Client Protection and Risk Management


There are various types of risk to which a participant in the futures market is subjected.

Market risk

Firstly, there is the market risk to a speculator of adverse price movements. It goes without saying that no one has a responsibility to protect a participant from this particular risk.

However, the participant has a right to expect that the two other types of risk are removed to the greatest possible extent so that he can be left to concentrate on the management of market risk for himself. The other two types of risk are counter-party risk and settlement risk.

Counter-party risk

When a forward contract is concluded, it is one-on-one and the counter-party is known for his ability to fulfil the contract's obligations. In the futures market, however, neither the buyer nor seller need be known to each other at the time the contract is concluded. Safex and the clearing house manages this counter-party risk.

Through the rules, it ensures that the clearing members of Safcom are sufficiently captilised and that its guarantee mechanisms are adequate. Should any party default, the clearing member is responsible to make up the shortfall to the clearing house. Safcom holds each clearing member accountable for each side of each transaction conducted by members of clients for which it stands good in every open transaction.

In addition to the net worth needed, each clearing member supplies a R250 000 payment to a guarantee loan fund to provide contingency funds in the event of default. Safex also carries insurance of R10m which it may increase should volumes warrant it.

Marking-to-market

Each day, Safex calculates profits or losses on each open contract by a process known as "marking-to-market".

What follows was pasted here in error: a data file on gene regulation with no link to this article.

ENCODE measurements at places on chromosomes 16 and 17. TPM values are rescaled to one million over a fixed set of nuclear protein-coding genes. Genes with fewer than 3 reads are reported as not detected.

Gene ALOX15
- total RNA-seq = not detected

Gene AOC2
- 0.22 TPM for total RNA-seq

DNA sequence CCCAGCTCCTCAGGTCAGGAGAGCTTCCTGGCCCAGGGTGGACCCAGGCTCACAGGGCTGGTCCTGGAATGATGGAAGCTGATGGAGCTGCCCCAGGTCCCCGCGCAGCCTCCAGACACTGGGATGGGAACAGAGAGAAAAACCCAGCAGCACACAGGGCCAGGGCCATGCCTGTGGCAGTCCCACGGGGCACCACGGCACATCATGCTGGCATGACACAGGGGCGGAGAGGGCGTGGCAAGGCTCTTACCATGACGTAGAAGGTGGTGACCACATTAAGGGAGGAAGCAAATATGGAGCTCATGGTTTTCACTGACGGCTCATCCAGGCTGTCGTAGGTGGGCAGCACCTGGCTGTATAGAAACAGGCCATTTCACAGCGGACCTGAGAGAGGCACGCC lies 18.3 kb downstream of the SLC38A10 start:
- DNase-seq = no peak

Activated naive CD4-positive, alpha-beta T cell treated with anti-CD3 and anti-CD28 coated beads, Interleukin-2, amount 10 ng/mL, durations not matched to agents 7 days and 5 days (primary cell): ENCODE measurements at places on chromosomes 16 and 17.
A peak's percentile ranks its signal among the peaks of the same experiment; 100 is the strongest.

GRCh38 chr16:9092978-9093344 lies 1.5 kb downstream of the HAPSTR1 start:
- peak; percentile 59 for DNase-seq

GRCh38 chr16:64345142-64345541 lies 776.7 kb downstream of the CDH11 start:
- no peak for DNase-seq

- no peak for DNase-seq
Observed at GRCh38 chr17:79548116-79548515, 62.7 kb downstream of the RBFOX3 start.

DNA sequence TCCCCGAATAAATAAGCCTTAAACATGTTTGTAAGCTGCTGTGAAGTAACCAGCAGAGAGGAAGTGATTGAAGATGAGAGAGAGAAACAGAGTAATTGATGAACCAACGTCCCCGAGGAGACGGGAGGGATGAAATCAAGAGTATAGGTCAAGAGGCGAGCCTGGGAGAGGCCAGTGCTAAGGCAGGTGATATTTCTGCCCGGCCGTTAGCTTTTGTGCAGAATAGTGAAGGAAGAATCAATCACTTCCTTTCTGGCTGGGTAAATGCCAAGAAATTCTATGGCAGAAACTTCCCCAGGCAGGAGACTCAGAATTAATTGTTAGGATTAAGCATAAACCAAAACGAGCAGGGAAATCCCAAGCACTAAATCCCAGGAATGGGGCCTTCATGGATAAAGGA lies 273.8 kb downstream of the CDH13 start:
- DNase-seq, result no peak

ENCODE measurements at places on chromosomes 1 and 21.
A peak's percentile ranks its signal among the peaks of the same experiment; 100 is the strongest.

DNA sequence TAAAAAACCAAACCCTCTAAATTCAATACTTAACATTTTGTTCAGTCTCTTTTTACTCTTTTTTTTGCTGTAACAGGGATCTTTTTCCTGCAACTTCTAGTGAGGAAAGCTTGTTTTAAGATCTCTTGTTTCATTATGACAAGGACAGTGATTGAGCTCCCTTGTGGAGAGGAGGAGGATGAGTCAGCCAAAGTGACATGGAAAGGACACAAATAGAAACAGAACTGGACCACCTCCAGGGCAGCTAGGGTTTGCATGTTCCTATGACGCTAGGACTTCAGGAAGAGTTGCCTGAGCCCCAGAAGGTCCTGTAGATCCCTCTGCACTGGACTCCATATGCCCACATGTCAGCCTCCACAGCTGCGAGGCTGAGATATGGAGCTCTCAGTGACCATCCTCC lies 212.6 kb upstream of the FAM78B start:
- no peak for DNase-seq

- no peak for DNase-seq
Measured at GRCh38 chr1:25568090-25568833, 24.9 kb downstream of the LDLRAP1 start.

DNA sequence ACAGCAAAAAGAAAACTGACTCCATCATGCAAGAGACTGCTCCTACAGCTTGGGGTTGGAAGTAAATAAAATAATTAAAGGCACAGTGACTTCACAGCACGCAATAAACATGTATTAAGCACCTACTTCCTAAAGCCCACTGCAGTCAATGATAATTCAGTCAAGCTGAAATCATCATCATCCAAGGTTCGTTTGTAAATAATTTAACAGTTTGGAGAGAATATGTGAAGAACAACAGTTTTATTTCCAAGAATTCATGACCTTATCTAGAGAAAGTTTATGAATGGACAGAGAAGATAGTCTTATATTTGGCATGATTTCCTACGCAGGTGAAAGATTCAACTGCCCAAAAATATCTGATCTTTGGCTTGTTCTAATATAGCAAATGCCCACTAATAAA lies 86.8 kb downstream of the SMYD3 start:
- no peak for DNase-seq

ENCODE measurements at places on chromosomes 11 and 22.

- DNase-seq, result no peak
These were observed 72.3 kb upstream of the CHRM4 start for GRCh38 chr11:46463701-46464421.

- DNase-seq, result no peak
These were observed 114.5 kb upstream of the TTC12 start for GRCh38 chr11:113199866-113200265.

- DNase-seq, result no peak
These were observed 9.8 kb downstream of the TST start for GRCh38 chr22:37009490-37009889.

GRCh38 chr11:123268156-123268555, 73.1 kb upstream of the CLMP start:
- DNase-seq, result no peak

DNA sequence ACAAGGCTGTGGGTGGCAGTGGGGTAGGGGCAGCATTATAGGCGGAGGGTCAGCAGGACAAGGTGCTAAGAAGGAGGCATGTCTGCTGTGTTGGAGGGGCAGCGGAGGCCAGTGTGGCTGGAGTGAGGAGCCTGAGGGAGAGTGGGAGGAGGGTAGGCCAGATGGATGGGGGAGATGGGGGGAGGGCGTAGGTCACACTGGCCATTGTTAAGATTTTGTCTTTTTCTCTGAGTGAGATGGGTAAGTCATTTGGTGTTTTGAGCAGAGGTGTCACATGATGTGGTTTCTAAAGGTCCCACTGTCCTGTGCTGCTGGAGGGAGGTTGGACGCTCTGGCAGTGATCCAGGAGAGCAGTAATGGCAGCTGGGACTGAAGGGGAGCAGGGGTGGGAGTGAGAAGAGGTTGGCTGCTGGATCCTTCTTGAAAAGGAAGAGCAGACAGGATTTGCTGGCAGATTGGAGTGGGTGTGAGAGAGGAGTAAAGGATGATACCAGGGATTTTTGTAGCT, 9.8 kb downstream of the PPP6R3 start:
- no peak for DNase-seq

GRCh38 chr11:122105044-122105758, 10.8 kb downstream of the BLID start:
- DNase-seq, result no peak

The process involves averaging out the closing bid and offer prices quoted by Safex members on screen for every open futures contract at the end of each day. These average prices are then compared with the bought or sold prices transacted by each client on their contracts, the so-called mark-to-market profit is calculated, and credited or debited to each account accordingly.

Safcom then collects from, or pays to, each clearing member, in cash, the net amounts which are known as "mark-to-market, profit and losses". Members then pass these on to their clients. On succeeding days the process is repeated, the comparison being with the previous day's mark-to-market price.

To manage risk and avoid undue exposure, no participant is permitted to build up large unrealised losses. Each and every loss has to be paid for as it arises. To ensure this takes place, a margining system is used.

The Margining System

In order to arrive at an appropriate margin, Safex estimates the maximum amount that each participant could reasonably lose from one day to the next. The client is then required to lodge with Safex, in cash, a margin equal to this maximum potential daily loss - known as "initial margin".

In practice, this margin is roughly 10% of the value of the futures contract to be bought or sold, and in essence, is a good faith deposit.

It is due when a futures contract is opened, earns interest at a money-market related rate, and is returned to the client when the contract is closed. Margin accounts are debited or credited daily to reflect changes on positions held in futures contracts as they occur.

  

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